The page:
(Bloomberg Opinion) -- For at least two years, I’ve been calling out Xiaomi Corp. for pretending be an internet player when it really just makes smartphones. It took a global pandemic and economic meltdown for the Chinese company to finally realize its vision, sort of.
A heady startup valuation and an initial public offering in 2018 were predicated on the idea that Xiaomi’s ecosystem of devices, sold at minimal profit, would drive demand for a more lucrative array of internet services, such as games and advertising.
This didn’t bear fruit. Smartphones consistently contribute more than half the company’s revenue, while gross profit has primarily been driven by the devices catalog — including phones, smart speakers and TVs.
With the Covid-19 outbreak and resultant economic downturn crimping demand for its namesake handsets, Xioami’s internet-services business has now become the chief contributor to growth for the first time. It’s finally looking like the company founder Lei Jun claimed, but it took a major global upheaval to get there.
Overall, second-quarter revenue climbed 3.1%, Xiaomi reported late Wednesday, the slowest on record. The smartphone division dropped 1.2%, while internet of things and lifestyle products added 2.1%. Internet services climbed 29%; within that category, advertising delivered more than a third of the company’s incremental sales compared to the previous year.
My analysis on a range of companies, including Netease Inc., Baidu Inc., Tencent Holdings Ltd., Alibaba Group Holding Ltd. and even Lenovo Group Ltd., shows that those reliant on selling a product directly to Chinese consumers fared comparatively well in the second quarter, while those dependant on the marketing budgets of other companies struggled.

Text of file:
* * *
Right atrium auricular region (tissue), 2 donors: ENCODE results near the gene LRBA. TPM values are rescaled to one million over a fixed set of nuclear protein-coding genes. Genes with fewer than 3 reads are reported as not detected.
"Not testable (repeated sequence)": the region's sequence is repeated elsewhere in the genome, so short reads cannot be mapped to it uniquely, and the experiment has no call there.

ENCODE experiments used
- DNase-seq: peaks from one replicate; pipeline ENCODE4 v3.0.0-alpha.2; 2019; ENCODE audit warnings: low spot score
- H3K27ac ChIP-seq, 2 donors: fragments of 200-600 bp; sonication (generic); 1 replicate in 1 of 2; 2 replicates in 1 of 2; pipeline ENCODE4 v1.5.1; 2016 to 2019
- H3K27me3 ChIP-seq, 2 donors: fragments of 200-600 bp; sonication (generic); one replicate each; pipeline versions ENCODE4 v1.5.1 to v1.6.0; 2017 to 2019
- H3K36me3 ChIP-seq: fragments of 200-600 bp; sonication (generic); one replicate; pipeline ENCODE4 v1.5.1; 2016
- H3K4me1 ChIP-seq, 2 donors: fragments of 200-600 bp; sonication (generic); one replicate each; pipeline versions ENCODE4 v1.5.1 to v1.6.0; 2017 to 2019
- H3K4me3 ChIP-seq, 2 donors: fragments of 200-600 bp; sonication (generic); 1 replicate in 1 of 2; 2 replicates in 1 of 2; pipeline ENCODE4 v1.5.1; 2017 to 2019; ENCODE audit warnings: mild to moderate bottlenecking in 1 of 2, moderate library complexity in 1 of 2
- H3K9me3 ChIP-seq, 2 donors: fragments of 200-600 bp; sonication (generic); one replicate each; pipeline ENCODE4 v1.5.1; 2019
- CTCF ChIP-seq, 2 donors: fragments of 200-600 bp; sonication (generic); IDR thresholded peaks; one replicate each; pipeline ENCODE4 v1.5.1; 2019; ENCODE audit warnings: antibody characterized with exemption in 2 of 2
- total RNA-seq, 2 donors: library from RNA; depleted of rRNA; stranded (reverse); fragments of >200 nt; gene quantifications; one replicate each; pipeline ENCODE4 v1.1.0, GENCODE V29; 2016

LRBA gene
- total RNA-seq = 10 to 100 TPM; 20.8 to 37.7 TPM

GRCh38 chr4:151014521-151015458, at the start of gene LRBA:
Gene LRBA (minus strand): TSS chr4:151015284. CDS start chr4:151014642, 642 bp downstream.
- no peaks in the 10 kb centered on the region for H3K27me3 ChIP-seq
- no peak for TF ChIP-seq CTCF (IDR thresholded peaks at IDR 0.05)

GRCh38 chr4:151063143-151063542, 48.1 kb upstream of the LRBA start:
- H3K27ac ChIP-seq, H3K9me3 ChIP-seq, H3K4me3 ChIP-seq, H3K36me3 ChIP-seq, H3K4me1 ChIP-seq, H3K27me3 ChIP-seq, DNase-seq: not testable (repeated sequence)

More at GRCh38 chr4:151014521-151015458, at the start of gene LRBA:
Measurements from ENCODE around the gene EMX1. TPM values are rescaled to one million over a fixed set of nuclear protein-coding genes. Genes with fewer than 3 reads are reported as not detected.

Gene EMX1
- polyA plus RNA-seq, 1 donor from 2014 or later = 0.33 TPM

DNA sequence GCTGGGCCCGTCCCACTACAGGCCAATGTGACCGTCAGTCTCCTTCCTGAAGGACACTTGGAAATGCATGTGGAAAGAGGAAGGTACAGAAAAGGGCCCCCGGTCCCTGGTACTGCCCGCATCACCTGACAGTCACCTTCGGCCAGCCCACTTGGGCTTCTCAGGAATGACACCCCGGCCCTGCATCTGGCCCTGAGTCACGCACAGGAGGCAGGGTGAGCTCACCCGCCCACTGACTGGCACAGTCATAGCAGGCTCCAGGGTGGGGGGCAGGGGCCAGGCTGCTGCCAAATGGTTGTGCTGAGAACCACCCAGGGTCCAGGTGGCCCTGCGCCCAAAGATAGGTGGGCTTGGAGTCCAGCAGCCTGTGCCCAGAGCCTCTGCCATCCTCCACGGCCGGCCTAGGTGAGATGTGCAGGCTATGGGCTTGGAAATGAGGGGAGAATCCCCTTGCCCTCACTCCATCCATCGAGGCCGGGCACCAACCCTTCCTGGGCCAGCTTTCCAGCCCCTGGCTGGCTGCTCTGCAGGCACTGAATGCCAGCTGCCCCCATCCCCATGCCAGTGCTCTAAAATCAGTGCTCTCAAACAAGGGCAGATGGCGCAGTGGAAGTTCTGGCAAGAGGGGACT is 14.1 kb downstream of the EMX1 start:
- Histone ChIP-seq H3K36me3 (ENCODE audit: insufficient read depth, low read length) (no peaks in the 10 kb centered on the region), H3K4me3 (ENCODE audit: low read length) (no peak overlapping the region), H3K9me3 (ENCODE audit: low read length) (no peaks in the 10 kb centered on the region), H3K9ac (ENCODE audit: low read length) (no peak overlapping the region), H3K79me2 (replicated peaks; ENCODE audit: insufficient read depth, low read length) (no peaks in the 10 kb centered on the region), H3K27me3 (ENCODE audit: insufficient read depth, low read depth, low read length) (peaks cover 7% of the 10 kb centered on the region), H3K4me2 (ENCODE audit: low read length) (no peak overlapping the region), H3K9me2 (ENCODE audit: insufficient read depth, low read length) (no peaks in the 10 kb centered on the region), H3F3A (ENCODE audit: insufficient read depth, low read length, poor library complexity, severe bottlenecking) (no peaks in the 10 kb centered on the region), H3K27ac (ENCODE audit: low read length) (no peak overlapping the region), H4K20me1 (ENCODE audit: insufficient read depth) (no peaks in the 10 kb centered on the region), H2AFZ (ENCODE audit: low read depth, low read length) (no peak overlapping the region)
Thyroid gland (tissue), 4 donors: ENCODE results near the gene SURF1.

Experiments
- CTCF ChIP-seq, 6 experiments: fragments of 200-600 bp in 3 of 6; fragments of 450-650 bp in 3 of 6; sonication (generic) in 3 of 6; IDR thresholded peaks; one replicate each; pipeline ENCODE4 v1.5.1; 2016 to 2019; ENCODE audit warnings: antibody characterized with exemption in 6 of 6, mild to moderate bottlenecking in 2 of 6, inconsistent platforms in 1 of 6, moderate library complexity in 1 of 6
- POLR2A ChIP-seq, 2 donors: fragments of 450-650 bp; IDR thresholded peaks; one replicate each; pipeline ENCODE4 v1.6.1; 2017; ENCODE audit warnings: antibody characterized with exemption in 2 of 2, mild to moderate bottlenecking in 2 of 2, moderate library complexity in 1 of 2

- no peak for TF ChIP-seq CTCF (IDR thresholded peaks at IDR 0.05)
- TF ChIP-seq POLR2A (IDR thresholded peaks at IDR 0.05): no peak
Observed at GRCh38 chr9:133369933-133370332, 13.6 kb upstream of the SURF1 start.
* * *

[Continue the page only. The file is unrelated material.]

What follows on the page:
On the surface, it would appear that Xiaomi’s charge-leading advertising business bucks this trend. But that’s not quite the case. According to management, the 23.2% increase in revenue from that category came primarily from outside mainland China — chiefly India and Europe — though a “gradual recovery” in home-market ad budgets was noted. (In an investor call, President Wang Xiang declined to answer a question about any possible impact from India’s ban on Chinese apps following a border clash.)
The broader picture is that for the third time in the past four quarters, Xiaomi’s China sales fell while overseas revenue rose. This growth means that foreign markets account for 45% of business, a rare phenomenon for Chinese companies that generally get more than 80% of sales from their home market.
Prior to its IPO, a belief among venture capital investors that Xiaomi wasn’t really a hardware maker (suffering from the vagaries of tight margins and brutal competition), but an internet services company (enjoying the spoils of scale and reach) pushed its value toward $100 billion. Reality struck when investors saw the truth and the stock debuted at half that price.
Two years and one pandemic later, the company is finally being proven right. But like the viral outbreak, this might not last.
This column does not necessarily reflect the opinion of the editorial board or Bloomberg LP and its owners.
Tim Culpan is a Bloomberg Opinion columnist covering technology. He previously covered technology for Bloomberg News.
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